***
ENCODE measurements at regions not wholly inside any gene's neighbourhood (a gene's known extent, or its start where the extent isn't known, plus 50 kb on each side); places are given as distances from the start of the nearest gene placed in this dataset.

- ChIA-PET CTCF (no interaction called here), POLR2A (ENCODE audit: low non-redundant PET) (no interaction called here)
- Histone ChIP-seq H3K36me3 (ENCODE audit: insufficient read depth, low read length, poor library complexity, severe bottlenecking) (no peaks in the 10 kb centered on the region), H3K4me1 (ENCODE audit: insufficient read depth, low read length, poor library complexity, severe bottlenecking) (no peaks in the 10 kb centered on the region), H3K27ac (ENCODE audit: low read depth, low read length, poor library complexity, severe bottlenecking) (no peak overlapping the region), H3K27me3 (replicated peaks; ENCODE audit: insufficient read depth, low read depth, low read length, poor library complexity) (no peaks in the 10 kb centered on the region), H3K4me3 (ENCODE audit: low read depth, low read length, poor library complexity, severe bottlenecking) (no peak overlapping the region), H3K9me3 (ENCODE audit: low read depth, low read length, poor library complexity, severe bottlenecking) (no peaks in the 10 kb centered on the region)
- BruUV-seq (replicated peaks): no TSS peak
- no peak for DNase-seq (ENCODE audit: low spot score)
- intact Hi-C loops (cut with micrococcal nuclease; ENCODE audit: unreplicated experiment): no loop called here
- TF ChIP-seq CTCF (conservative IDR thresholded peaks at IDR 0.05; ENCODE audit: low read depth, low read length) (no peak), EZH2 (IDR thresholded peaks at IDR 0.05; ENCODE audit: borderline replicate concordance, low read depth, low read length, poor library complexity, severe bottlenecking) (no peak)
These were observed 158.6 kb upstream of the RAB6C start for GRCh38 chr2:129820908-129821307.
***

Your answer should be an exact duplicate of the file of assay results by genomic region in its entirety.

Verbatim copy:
ENCODE measurements at regions not wholly inside any gene's neighbourhood (a gene's known extent, or its start where the extent isn't known, plus 50 kb on each side); places are given as distances from the start of the nearest gene placed in this dataset.

- ChIA-PET CTCF (no interaction called here), POLR2A (ENCODE audit: low non-redundant PET) (no interaction called here)
- Histone ChIP-seq H3K36me3 (ENCODE audit: insufficient read depth, low read length, poor library complexity, severe bottlenecking) (no peaks in the 10 kb centered on the region), H3K4me1 (ENCODE audit: insufficient read depth, low read length, poor library complexity, severe bottlenecking) (no peaks in the 10 kb centered on the region), H3K27ac (ENCODE audit: low read depth, low read length, poor library complexity, severe bottlenecking) (no peak overlapping the region), H3K27me3 (replicated peaks; ENCODE audit: insufficient read depth, low read depth, low read length, poor library complexity) (no peaks in the 10 kb centered on the region), H3K4me3 (ENCODE audit: low read depth, low read length, poor library complexity, severe bottlenecking) (no peak overlapping the region), H3K9me3 (ENCODE audit: low read depth, low read length, poor library complexity, severe bottlenecking) (no peaks in the 10 kb centered on the region)
- BruUV-seq (replicated peaks): no TSS peak
- no peak for DNase-seq (ENCODE audit: low spot score)
- intact Hi-C loops (cut with micrococcal nuclease; ENCODE audit: unreplicated experiment): no loop called here
- TF ChIP-seq CTCF (conservative IDR thresholded peaks at IDR 0.05; ENCODE audit: low read depth, low read length) (no peak), EZH2 (IDR thresholded peaks at IDR 0.05; ENCODE audit: borderline replicate concordance, low read depth, low read length, poor library complexity, severe bottlenecking) (no peak)
These were observed 158.6 kb upstream of the RAB6C start for GRCh38 chr2:129820908-129821307.